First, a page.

Undergraduate Academic Affairs

February 24, 2017

2015-2016 President’s Medalists Announced

Undergraduate Academic Affairs

President Ana Mari Cauce awarded three outstanding undergraduate students with the President’s Medalist award. Selected for their academic performance as well as their co- and extra-curricular involvement, their high grades and well-rounded extra-curriculars, this year’s recipients are: Hannah Werbel, a computer science major; Siena Traverso, an early childhood and family studies major; and Evan Wang, an electrical engineering major.


Portrait of Hannah Werbel

Portrait of Hannah Werbel.Bryan Nakata

Hannah Werbel

  • Award: Freshman Medalist
  • Major: Computer science
  • Hometown: Sammamish

“Winning this award means a lot. I love to learn, and have always aspired to make the most out of every opportunity I have to gain new knowledge, both inside and outside of the classroom. This award validates all of the hard work and effort I’ve put into my studies. It was very unexpected, which makes it even more rewarding. I’ve never considered myself to be the “smartest” kid in the class (and still don’t), but this award shows that with hard work and determination, anyone can learn anything.”

Hannah Werbel’s desire to use her creative and analytical skills to make a positive impact on the world led her to study computer science. Werbel’s introduction to research came as junior in high school, when she worked in an UW electrical engineering lab writing scripts to analyze data from brain computer interface experiments. Now at UW, she has continued with research and enjoys finding practical applications to what she’s studying in class. Werbel also loves teaching, and is currently a TA for an introductory computer programming class. Outside of academics, Werbel plays piccolo in the marching band and basketball pep bands. Being legally blind, she is dedicated to increasing accessibly for other blind students. She is president of the Washington Association of Blind Students and works for DO-IT (disabilities, opportunities, internetworking and technology), where she frequently attends panels about disability in the technological fields.


Portrait of Siena Traverso.

Portrait of Siena Traverso.Bryan Nakata

Siena Traverso

  • Award: Sophomore Medalist
  • Major: Early childhood and family studies
  • Hometown: Corte Madera, California

“I was incredibly surprised and honored to receive this award. After the initial shock wore off, I realized that I could not have achieved this without the support and guidance of my incredible teachers. They inspired me to love learning and to work hard, which has allowed me to get to where I am today. This award has motivated me to become more like those teachers, in the hopes that I can have the same impact on my future students.”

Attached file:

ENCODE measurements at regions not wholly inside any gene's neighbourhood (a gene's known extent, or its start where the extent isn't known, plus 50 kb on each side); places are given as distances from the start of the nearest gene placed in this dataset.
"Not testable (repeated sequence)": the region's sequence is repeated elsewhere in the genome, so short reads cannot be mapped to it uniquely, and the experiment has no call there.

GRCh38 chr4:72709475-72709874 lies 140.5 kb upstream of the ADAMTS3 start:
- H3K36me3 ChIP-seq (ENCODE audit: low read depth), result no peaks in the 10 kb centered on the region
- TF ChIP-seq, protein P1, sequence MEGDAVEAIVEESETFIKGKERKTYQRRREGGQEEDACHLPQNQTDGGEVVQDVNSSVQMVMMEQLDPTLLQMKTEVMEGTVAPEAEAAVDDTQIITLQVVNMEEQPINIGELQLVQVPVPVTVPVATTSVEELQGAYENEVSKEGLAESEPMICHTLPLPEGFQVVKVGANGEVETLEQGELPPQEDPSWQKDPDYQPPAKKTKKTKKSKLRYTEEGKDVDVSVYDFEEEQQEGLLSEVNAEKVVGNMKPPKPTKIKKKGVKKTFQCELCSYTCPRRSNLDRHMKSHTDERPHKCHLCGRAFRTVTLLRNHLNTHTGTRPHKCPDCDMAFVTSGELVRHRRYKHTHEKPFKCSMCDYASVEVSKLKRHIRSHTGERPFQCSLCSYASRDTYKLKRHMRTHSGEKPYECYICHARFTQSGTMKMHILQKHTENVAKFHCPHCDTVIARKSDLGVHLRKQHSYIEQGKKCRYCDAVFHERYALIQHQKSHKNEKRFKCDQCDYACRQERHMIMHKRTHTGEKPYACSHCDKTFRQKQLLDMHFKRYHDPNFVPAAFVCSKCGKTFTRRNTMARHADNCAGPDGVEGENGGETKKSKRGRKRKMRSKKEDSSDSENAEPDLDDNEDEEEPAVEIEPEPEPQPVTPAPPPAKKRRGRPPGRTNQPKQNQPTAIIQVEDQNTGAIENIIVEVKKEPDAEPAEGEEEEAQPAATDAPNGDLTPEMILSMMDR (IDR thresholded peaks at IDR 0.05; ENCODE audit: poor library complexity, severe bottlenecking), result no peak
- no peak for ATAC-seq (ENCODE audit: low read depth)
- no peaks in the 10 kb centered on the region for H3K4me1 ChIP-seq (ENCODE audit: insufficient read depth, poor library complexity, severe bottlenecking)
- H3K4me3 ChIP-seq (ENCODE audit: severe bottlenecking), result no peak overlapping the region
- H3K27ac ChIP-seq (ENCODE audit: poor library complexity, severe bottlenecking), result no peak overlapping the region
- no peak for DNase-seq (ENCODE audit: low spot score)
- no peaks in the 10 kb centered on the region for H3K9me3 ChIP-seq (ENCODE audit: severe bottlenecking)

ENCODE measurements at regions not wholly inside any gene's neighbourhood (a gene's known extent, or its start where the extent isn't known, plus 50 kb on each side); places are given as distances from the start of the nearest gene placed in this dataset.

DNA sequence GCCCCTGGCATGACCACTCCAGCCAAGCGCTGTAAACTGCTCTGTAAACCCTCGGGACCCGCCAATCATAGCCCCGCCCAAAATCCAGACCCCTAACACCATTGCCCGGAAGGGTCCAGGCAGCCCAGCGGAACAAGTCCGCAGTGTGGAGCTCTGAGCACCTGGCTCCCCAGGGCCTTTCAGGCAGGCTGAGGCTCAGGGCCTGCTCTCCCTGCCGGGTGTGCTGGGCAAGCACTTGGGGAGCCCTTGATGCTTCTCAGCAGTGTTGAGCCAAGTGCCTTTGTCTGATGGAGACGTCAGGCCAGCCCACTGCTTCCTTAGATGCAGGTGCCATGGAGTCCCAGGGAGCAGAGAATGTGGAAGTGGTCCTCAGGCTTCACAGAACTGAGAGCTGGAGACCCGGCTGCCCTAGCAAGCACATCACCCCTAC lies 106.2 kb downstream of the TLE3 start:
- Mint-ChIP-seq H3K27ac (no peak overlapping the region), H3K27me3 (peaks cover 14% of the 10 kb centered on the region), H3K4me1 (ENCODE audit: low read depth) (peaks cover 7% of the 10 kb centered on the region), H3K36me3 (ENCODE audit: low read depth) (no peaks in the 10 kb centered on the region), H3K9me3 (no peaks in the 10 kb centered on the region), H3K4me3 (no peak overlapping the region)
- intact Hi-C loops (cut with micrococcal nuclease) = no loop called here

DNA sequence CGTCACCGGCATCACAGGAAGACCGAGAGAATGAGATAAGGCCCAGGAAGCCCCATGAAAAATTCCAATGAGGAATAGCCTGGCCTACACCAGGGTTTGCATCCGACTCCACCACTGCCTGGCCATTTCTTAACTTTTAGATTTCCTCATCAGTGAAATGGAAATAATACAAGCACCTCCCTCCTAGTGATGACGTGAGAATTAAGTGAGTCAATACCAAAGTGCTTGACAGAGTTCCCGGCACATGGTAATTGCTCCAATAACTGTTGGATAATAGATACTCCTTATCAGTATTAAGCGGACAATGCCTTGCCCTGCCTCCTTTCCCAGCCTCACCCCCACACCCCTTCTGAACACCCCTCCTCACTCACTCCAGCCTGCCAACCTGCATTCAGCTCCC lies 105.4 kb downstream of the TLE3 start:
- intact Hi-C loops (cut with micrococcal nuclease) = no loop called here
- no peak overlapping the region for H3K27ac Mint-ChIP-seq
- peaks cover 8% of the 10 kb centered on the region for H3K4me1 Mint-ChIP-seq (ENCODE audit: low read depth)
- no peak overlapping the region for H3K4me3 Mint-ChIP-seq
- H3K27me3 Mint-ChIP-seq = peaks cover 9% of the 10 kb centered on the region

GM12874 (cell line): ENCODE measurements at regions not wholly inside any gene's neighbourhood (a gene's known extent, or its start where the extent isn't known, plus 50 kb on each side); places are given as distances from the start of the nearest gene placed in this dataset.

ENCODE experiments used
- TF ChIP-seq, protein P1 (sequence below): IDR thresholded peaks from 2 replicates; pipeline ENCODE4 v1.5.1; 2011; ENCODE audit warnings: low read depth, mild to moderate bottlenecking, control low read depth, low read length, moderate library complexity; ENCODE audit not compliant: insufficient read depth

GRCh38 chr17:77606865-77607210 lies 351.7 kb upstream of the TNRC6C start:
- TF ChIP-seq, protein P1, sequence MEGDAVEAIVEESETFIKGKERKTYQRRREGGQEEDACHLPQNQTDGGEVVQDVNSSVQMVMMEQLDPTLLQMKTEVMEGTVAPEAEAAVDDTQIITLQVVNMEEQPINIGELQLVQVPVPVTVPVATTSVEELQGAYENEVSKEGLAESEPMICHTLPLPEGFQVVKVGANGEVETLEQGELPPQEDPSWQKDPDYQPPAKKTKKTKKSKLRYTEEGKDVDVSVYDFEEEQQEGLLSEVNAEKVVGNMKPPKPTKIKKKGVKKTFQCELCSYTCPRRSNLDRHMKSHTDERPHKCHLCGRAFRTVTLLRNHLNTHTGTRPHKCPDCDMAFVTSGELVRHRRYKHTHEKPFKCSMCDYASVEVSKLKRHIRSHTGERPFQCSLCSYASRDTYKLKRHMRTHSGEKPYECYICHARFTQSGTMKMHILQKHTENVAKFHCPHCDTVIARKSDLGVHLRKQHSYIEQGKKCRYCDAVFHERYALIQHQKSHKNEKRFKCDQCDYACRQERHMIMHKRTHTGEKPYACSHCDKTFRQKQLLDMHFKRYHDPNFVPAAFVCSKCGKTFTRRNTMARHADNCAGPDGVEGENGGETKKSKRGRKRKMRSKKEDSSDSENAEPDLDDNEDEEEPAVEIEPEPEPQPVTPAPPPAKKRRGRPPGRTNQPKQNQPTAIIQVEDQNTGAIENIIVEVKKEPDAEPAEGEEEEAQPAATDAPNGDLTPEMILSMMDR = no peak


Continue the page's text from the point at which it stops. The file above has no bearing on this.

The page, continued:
Siena Traverso is passionate about teaching and mentoring others. Recognizing this interest while in elementary school, Siena started tutoring in 5th grade, and hasn’t stopped since. Today, she is a peer educator with the Honors Program, where she teaches a weekly class to incoming honors students. She also volunteers her time as a peer mentor, where she fields questions from prospective honors students. Beyond her involvement in honors, Siena also works as a peer adviser for undergraduate academic advising and a tutor-mentor with academic support programs.


Portrait of Evan Wang.

Portrait of Evan Wang.Bryan Nakata

Evan Wang

  • Award: Junior Medalist
  • Major: Electrical engineering
  • Hometown: Monroe, Washington

“I think in large public schools such as UW, its very easy to become lost in the crowd; to just see yourself as one of many thousands of students. So it is a great honor to be individually recognized by the university. Receiving this award has helped me realize that my research and my accomplishments can make an impact.”

Evan Wang’s drive to better understand the natural world led to a fascination with learning how things work at the atomic level. Over time, this led to learning the math and physics involved in reactions, and ultimately to his choice to study electrical engineering. Evan has been researching with Professor Anantram to model properties of devices that may one day be able to serve as a faster, smaller and cheaper memory source in computers. Because it’s too expensive to run experiments on today’s devices, Wang is working on computer simulations to study this technology en masse. Outside of the lab, he enjoys playing French horn. Last year, he went on a tour to China with the wind ensemble.